Ask T+L: NYC Tour, Zanzibar, Mount Rainier
We're looking for an alternative to the double-decker bus tour of Manhattan. Can you recommend an off-the-beaten-path tour?
—A.W., via e-mail
Beyond Times Square (800/999-8160; www.beyondtimessquare.com; tours from $20) satisfies urban wanderlust with customized strolls through 20 New York neighborhoods. Small groups navigate Greenwich Village à pied, stopping to uncover hidden treasures (such as Chumley's, a former speakeasy) and taste Berkshire Blue at Murray's Cheese. For outer-borough excursions, consider Bike the Big Apple (201/837-1133; www.bikethebigapple.com; tours from $59). You'll pedal through Williamsburg's Hasidic enclave, try a pint at the Brooklyn Brewery, and cycle across the Brooklyn Bridge, but not before sampling a bonbon at Jacques Torres Chocolate in dumbo. And on Watson Adventures Scavenger Hunts (212/726-1529; www.watsonadventures.com; tours from $15), amateur sleuths can track down unmarked sites like the Union Square studio where Andy Warhol was shot.
What are your top picks for where to stay on Zanzibar?
—A.H., RENO, NEV.
Zanzibar, an archipelago off the coast of Tanzania, has a handful of top-notch resorts. Just 45 minutes by boat from the west coast of Zanzibar's main isle is ecology-minded Chumbe Island Coral Park (255-24/223-1040; www.chumbeisland.com; doubles from $300). Seven open-air bungalows each have mosaic-tiled floors and mangrove-pole couches; solar panels heat the water and power the electric lights. Steps away, a pristine shallow-water reef offers some of the best snorkeling in the world. More upscale is Fundu Lagoon (255-74/743-8668 or 255-74/432-6553; www.fundulagoon.com; doubles from $480), on the west coast of Pemba (the island north of Zanzibar). All 14 of the spacious thatched-roof rooms have views of the sea, but the beach suite—with its private deck and plunge pool—is by far the most luxurious. Guests gather for evening cocktails at the Jetty Bar, located on a pier that juts out into the Indian Ocean.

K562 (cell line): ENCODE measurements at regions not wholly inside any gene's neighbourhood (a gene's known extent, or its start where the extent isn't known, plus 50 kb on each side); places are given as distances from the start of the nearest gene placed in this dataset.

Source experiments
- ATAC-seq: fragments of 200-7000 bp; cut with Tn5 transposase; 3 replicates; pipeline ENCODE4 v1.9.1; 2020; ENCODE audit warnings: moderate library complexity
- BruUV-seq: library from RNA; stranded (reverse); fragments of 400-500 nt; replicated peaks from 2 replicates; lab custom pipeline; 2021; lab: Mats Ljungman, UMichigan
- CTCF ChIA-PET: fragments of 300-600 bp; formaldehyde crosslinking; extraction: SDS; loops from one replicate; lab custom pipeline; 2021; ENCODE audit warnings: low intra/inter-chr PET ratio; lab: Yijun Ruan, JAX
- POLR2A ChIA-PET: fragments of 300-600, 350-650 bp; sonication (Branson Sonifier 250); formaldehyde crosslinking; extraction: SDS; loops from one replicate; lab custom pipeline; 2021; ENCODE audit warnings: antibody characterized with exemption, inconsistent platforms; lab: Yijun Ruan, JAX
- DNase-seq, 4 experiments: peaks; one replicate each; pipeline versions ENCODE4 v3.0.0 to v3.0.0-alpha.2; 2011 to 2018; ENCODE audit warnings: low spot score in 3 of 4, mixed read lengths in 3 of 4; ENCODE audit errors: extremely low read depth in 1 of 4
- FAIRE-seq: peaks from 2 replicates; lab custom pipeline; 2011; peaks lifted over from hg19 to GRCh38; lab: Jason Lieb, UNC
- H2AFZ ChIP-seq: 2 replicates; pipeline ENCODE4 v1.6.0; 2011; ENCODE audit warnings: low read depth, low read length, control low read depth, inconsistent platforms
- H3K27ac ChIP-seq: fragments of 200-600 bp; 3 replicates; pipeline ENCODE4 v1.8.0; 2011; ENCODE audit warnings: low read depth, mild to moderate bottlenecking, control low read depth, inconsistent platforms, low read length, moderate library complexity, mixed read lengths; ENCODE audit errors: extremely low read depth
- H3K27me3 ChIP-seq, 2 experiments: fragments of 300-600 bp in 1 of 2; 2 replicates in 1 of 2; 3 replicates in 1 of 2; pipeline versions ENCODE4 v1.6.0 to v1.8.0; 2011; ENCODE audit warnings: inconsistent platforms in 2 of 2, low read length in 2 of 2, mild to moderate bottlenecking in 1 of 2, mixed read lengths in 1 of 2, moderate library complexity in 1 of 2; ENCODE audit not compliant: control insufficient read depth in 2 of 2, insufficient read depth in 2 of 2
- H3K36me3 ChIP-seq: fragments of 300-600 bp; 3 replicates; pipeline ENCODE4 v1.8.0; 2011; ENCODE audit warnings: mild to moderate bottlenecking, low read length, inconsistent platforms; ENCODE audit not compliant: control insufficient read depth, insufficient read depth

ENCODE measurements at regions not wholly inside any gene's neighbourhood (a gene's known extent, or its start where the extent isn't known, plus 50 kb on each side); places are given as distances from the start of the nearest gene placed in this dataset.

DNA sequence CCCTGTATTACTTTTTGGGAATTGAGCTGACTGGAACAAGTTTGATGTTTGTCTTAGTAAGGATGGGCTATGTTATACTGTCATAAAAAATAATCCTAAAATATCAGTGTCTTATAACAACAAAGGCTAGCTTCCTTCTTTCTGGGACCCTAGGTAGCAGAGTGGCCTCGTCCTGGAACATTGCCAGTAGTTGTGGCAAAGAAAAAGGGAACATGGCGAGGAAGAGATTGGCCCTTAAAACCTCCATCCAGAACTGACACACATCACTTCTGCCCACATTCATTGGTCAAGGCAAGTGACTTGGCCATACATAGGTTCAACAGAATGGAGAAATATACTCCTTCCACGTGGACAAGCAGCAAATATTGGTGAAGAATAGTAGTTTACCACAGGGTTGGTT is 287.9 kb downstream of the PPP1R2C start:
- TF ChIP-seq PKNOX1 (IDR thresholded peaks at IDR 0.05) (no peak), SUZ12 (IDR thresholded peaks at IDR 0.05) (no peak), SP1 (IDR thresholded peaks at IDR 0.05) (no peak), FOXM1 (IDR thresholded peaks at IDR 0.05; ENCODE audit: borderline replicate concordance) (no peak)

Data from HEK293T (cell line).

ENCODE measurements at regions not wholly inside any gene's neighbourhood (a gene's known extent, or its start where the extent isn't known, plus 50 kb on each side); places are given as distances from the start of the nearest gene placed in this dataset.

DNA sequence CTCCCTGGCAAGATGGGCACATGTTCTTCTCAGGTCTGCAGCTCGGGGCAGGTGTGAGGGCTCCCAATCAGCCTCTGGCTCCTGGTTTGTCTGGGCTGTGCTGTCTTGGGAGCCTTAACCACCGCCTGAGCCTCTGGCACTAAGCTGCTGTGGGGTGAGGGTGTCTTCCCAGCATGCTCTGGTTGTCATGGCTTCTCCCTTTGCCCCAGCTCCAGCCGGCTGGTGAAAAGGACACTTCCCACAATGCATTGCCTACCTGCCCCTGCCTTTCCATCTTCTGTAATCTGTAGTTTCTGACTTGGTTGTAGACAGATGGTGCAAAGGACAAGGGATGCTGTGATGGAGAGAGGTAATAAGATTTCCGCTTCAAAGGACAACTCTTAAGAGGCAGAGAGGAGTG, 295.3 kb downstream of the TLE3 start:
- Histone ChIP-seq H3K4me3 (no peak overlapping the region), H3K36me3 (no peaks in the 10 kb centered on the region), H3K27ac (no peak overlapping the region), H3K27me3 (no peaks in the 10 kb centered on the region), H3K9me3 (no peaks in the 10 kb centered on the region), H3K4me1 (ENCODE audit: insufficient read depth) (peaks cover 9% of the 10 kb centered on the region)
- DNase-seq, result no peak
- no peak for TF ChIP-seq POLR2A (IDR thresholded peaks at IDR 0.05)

I am planning to climb Mount Rainier (14,410 feet) this fall. Should I be concerned about altitude sickness?
—G.T., SEATTLE, WASH.
Ascending rapidly to elevations of 8,000 feet or more may cause even the healthiest trekkers to develop Acute Mountain Sickness (AMS), one of the most common altitude-related illnesses. You can decrease your chances of developing AMS by drinking lots of fluids, avoiding alcohol, and eating a carbohydrate-rich diet. You should also pace yourself: once you reach 8,000 feet, climb no more than 2,000 feet a day. The best treatment, according to Dr. Stuart R. Rose, founder of Travel Medicine, Inc. and author of the International Travel Health Guide (Travel Medicine, Inc.), is to return to a lower altitude if you feel any of these symptoms: headaches, dizziness, loss of appetite, nausea, or shortness of breath. Diamox (acetazolamide)—a prescription drug that aids breathing and acclimatization—may lessen these symptoms if taken a day before a trek and one to two days thereafter. (Be sure to consult your doctor before you take it—Diamox has side effects and contraindications.)
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